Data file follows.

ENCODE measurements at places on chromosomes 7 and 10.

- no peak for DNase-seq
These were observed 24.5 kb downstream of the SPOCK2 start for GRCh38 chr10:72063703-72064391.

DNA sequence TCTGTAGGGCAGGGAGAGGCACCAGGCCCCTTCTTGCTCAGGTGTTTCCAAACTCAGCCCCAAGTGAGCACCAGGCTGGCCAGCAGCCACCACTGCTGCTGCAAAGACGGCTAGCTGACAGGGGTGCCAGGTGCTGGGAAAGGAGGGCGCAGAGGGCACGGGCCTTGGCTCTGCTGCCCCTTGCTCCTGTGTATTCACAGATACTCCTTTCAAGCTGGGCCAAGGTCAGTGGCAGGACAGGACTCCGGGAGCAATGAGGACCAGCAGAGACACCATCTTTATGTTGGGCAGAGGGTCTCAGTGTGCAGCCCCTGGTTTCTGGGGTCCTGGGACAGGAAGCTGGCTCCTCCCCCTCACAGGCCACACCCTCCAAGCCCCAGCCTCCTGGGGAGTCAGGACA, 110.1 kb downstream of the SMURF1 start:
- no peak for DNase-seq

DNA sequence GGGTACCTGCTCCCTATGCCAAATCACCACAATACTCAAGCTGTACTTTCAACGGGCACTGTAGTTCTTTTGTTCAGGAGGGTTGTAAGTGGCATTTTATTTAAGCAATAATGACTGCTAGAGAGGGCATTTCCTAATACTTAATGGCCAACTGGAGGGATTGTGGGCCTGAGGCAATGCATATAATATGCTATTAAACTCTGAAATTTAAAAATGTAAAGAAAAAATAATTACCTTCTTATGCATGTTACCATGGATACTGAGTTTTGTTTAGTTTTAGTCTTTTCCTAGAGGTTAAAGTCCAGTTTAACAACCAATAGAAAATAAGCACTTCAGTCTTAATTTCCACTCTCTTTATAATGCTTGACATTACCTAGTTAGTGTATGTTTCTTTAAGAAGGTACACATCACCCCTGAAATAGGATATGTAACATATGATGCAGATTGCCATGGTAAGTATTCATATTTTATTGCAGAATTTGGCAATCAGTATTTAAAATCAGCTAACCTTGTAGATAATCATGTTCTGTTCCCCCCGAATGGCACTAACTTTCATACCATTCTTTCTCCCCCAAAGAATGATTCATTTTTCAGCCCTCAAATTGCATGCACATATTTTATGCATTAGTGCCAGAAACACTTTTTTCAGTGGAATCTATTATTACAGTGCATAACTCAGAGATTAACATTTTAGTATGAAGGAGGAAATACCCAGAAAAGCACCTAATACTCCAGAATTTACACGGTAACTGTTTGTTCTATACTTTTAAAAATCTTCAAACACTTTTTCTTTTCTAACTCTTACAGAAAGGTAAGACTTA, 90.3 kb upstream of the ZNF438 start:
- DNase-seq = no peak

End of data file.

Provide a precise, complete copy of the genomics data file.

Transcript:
ENCODE measurements at places on chromosomes 7 and 10.

- no peak for DNase-seq
These were observed 24.5 kb downstream of the SPOCK2 start for GRCh38 chr10:72063703-72064391.

DNA sequence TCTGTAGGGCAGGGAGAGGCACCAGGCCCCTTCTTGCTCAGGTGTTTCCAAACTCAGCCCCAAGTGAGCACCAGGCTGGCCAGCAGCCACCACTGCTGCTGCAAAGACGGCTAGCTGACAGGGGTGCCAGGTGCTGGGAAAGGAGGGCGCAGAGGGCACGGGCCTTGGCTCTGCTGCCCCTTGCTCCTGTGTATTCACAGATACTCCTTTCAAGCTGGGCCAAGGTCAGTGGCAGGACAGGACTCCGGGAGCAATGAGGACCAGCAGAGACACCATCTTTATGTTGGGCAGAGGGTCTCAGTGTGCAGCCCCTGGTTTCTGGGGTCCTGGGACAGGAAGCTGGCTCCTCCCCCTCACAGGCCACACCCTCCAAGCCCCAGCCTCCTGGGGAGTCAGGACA, 110.1 kb downstream of the SMURF1 start:
- no peak for DNase-seq

DNA sequence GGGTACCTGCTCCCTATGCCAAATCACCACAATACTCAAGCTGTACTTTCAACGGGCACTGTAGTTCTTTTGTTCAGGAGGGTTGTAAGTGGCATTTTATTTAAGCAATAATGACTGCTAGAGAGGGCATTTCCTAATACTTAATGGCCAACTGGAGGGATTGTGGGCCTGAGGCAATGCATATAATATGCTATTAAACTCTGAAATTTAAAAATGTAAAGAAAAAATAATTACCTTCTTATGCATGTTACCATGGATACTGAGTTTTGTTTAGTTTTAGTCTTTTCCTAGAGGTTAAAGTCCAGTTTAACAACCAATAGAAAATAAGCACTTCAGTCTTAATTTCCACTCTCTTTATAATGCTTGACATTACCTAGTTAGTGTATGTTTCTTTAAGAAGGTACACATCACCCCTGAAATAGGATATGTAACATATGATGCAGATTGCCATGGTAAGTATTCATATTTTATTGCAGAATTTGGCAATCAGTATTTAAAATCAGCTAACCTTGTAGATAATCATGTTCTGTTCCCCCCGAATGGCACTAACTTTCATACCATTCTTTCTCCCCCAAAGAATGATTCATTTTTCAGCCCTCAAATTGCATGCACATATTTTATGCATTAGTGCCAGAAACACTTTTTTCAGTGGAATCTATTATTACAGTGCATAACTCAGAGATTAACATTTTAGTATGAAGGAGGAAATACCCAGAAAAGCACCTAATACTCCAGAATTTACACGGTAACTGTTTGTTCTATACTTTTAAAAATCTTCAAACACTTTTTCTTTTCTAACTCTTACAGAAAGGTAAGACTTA, 90.3 kb upstream of the ZNF438 start:
- DNase-seq = no peak